The Good, The Bad and The Ugly of Virtual Ministry
The world will never be the same coming out of the Coronavirus pandemic. In the last three months, we have seen the whole globe shut down. Out of sheer necessity, we have been forced online in everything from doctor visits, grocery buying, and almost all church ministry. This pandemic has been a world-changing event similar to 9-11, the Challenger explosion, and the dropping of the Atomic bomb. Just as these events changed the world, so now, the Coronavirus pandemic is changing it as well.
This change is not a surprise; after all, the world has been changing rapidly in the last twenty years. However, what the pandemic has done is to force many of us to use new technology. Where in the past video conferencing was still a novelty to most people, we are now seeing families having Zoom-unions online. Our session had its first-ever Zoom meeting, something I never saw coming. The present situation has pushed many of us unsophisticated ordinary end-users to use more cutting edge programs and applications in our regular lives.
A little over four years ago, Dr. R.J. Gore and I had a conversation about how technology changes the world. He has been researching in this area. He shared how scholars were discovering the world transformed within fifty years from the invention of the printing press. It was not the same world with a printing press, but something different. This pattern is true of significant technological advancements throughout history, which brought us to a discussion of the internet and how it was still changing and transforming our world.
Think about how the internet has transformed the world in less than fifty years. I signed up for my first email account just after I graduated from college in 1993. I sent my first text after I was already married with a child. Now the internet was integral to my work even before the pandemic. After social distancing, it is going to be even more vital in my ministry. The present Coronavirus crisis is forcing us to explore and utilize different and new technology. We are learning how to use new programs and applications, and that will continue into the future. Our local church has already identified several innovations that will come out of our experience.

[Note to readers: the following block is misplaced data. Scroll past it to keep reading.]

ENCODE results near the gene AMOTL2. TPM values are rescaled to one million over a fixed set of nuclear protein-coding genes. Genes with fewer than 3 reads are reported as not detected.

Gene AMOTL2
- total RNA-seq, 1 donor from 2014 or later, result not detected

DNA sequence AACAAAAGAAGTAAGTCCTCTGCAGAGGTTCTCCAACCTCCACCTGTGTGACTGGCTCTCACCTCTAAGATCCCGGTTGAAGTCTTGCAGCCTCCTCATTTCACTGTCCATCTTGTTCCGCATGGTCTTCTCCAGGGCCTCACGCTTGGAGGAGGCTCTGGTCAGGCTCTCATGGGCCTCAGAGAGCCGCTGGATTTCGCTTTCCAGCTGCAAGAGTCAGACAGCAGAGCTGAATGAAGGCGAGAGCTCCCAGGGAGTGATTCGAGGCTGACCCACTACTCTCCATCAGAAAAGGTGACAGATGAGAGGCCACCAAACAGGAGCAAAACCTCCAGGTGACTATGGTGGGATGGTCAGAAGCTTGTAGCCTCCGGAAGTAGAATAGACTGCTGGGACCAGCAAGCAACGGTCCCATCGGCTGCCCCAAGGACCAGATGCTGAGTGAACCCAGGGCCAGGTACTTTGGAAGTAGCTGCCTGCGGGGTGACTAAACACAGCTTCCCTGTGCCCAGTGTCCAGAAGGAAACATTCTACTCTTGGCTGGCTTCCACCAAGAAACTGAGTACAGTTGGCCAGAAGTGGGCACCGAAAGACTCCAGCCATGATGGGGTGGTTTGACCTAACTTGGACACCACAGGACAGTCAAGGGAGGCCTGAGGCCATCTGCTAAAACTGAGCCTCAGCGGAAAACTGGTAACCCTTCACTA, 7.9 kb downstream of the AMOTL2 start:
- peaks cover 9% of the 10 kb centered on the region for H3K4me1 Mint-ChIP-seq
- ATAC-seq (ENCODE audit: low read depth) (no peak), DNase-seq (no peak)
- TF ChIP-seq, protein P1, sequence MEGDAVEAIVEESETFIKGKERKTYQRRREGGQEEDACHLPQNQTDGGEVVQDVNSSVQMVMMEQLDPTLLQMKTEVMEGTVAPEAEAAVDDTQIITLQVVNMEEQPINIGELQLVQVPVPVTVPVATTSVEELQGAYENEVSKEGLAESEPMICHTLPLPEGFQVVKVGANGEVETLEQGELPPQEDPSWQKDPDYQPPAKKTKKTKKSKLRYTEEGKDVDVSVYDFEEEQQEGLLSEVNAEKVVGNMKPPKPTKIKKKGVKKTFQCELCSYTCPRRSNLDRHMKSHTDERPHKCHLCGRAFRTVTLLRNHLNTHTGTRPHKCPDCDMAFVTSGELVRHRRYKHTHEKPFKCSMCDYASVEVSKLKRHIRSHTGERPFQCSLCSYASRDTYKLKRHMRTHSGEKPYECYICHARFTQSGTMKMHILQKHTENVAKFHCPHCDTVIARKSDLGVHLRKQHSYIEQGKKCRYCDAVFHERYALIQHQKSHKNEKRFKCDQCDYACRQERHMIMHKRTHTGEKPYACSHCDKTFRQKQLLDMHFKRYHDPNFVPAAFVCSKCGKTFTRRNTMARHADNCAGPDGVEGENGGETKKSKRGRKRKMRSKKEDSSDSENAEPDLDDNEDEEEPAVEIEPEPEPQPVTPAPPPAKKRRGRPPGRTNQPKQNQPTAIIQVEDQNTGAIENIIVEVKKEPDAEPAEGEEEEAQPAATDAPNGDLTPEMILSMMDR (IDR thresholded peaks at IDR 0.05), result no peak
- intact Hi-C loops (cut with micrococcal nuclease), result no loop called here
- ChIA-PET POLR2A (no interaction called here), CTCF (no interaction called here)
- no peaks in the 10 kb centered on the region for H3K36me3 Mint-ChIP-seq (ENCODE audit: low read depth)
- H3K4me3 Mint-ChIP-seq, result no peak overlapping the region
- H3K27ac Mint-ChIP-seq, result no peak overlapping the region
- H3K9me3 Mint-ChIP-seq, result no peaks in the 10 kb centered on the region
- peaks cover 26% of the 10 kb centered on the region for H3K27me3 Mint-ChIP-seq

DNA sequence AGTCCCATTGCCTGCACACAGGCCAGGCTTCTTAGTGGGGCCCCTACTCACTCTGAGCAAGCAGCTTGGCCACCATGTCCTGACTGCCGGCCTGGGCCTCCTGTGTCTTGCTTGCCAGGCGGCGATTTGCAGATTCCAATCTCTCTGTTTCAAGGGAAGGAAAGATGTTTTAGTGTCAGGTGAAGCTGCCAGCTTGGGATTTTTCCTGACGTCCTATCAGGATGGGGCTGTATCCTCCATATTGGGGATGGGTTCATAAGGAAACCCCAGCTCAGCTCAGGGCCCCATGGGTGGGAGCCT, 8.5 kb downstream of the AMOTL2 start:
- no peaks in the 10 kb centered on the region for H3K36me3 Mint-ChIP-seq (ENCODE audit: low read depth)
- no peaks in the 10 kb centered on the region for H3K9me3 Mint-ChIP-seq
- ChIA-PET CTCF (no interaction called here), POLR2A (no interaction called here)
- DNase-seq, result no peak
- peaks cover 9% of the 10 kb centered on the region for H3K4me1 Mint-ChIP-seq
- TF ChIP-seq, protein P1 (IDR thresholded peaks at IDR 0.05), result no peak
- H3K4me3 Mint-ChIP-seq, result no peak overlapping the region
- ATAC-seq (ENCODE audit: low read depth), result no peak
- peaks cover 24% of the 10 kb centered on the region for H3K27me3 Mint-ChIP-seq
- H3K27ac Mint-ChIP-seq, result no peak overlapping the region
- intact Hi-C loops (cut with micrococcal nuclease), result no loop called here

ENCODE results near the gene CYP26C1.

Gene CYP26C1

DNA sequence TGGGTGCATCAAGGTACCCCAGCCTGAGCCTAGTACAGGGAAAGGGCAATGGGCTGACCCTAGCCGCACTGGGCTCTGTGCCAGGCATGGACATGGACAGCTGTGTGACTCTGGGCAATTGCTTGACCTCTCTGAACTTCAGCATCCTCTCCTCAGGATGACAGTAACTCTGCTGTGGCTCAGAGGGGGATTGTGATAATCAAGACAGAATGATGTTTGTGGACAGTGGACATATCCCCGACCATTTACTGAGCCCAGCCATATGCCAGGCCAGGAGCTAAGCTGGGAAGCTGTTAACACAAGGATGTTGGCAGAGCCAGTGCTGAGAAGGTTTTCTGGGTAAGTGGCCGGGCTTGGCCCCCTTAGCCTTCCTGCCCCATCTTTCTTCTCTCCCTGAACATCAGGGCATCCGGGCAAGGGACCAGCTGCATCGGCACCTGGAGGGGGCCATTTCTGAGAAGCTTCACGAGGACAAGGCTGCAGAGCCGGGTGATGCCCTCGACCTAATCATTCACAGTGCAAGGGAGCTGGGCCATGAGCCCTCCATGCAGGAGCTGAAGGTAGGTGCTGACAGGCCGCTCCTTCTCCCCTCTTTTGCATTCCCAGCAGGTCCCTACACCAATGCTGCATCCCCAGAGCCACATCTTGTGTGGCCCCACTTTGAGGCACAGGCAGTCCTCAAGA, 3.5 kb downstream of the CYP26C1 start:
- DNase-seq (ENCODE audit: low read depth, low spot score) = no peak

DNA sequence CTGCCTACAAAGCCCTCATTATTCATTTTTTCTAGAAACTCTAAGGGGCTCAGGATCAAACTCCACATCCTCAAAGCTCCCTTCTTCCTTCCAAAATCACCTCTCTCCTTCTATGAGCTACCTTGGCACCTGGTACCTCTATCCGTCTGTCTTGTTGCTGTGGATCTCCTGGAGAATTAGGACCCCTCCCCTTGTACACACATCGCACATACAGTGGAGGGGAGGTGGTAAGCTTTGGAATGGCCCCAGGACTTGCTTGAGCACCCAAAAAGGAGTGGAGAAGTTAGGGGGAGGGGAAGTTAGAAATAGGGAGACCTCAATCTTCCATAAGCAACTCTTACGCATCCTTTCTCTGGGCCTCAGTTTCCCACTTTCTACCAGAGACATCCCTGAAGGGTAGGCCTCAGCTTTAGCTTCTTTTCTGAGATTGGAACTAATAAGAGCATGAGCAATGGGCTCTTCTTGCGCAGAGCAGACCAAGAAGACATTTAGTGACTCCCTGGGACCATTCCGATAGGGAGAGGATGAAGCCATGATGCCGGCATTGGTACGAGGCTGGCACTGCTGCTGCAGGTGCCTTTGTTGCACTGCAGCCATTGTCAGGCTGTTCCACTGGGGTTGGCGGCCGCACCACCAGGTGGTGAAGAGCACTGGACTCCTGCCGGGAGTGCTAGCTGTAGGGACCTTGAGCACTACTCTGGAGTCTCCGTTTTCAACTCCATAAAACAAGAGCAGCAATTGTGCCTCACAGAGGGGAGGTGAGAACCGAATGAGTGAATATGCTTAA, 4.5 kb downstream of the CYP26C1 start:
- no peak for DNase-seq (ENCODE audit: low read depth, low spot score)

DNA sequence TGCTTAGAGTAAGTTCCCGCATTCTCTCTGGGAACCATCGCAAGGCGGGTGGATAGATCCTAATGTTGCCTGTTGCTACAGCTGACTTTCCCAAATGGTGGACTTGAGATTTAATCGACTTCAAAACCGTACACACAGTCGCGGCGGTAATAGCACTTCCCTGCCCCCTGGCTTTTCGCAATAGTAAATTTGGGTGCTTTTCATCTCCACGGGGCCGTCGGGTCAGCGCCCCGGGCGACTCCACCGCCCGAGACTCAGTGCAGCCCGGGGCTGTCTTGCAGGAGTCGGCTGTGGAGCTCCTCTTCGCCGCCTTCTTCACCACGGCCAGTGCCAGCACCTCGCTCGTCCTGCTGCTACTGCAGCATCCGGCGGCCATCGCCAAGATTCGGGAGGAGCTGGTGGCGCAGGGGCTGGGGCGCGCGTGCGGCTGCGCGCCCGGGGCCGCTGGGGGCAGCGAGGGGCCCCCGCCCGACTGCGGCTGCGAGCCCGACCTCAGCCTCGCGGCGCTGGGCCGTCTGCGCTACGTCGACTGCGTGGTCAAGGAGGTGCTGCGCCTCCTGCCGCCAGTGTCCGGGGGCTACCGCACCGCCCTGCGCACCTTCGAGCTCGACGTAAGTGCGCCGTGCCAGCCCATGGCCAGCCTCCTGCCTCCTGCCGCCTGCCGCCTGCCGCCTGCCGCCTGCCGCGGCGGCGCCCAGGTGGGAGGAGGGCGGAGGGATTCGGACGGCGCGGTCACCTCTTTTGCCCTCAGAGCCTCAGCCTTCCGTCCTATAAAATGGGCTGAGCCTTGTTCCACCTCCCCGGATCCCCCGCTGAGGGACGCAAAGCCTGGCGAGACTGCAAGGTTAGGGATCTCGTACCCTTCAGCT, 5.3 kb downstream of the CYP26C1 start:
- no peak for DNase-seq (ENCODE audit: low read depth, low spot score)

First, canceling church due to inclement weather will be a thing of the past. As long as I can get to the church and the electricity is on, we can Livestream our service. This ability is helpful, especially in the American South, where the word "snow" can put fear in our hearts and empty the stores of bread and milk. The problem is that snow in South Carolina can be tricky to predict. Our session has canceled church on a Saturday evening due to a 95% chance of snow overnight only to awake to cold rain. Live streaming will make it much simpler to tell our congregation if it is snowing, then stay home and watch online.
Second, virtual prayer meeting using Facebook Live is something we want to continue even when we get back to having our regular prayer meetings. This technology allows us to engage those who have to work later or drive home from out of town in the evening and cannot make it to the church. Many of our older members do not like to be out after dark, especially in the cold winter months. We also take several breaks from our Wednesday prayer meeting in December and part of the Summer. These virtual prayer meetings will help us to continue to meet and pray year-round.